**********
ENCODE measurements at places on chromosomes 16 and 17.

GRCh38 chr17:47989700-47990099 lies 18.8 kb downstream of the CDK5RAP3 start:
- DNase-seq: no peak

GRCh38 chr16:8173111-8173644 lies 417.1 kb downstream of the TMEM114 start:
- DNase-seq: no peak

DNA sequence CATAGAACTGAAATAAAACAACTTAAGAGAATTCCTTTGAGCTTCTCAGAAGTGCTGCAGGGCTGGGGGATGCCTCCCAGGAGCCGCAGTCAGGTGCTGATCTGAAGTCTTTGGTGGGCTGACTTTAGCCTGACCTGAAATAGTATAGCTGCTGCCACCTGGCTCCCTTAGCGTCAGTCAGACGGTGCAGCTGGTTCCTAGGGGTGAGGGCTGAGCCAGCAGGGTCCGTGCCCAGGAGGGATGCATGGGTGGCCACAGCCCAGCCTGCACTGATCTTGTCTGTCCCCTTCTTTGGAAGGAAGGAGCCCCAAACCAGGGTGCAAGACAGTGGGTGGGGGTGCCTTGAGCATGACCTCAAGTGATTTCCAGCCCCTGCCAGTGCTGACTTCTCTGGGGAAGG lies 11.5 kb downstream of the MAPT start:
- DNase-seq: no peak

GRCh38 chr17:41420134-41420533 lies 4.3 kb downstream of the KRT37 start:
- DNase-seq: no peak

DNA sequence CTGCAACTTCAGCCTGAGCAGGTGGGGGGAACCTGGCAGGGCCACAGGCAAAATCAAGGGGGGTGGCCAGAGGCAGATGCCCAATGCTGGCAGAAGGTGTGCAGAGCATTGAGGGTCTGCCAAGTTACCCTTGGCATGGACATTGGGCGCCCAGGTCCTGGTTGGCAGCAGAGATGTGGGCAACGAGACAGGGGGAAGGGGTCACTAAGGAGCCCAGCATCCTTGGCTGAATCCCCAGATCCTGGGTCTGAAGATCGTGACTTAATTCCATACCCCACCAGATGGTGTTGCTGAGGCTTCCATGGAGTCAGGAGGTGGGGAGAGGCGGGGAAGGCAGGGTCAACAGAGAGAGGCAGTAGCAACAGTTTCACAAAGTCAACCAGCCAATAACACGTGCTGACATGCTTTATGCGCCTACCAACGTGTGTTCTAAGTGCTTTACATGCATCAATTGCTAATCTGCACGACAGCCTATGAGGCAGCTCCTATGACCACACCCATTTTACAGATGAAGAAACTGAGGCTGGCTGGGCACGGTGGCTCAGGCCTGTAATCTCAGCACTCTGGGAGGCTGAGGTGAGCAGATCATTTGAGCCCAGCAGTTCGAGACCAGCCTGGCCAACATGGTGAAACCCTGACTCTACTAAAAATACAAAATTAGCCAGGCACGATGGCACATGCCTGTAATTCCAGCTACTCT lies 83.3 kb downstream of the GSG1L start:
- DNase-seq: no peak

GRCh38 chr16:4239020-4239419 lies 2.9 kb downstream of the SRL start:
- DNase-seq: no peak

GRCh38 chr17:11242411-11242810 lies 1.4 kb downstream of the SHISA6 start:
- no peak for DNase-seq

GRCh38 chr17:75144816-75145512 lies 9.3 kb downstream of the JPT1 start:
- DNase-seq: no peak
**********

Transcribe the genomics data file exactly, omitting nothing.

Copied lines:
ENCODE measurements at places on chromosomes 16 and 17.

GRCh38 chr17:47989700-47990099 lies 18.8 kb downstream of the CDK5RAP3 start:
- DNase-seq: no peak

GRCh38 chr16:8173111-8173644 lies 417.1 kb downstream of the TMEM114 start:
- DNase-seq: no peak

DNA sequence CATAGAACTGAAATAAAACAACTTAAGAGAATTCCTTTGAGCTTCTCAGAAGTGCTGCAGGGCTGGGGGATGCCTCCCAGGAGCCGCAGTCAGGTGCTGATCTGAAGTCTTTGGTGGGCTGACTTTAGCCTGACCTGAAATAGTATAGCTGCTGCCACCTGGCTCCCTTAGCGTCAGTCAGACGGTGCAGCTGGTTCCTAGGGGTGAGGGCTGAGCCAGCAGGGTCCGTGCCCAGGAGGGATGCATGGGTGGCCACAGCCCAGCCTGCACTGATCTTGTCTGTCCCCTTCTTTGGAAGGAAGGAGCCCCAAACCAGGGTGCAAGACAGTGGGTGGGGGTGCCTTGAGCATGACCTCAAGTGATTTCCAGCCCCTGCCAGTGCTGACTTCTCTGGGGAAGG lies 11.5 kb downstream of the MAPT start:
- DNase-seq: no peak

GRCh38 chr17:41420134-41420533 lies 4.3 kb downstream of the KRT37 start:
- DNase-seq: no peak

DNA sequence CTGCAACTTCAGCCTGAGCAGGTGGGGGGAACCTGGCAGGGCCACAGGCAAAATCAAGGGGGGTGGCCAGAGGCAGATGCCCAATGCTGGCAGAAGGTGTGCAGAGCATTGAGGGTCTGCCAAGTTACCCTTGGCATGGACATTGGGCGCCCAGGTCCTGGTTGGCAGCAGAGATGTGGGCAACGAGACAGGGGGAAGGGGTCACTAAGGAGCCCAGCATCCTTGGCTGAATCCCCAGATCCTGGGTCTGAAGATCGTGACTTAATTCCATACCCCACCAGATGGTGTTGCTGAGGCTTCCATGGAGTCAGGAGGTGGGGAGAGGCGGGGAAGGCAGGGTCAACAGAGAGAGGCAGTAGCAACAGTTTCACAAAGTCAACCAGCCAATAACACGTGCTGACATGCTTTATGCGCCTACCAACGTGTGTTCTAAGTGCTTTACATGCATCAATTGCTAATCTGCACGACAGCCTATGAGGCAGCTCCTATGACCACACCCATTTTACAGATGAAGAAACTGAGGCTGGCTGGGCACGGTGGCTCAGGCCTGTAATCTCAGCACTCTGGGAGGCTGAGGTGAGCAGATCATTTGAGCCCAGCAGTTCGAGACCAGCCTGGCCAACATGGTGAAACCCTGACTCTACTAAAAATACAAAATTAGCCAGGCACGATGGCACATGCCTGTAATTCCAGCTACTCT lies 83.3 kb downstream of the GSG1L start:
- DNase-seq: no peak

GRCh38 chr16:4239020-4239419 lies 2.9 kb downstream of the SRL start:
- DNase-seq: no peak

GRCh38 chr17:11242411-11242810 lies 1.4 kb downstream of the SHISA6 start:
- no peak for DNase-seq

GRCh38 chr17:75144816-75145512 lies 9.3 kb downstream of the JPT1 start:
- DNase-seq: no peak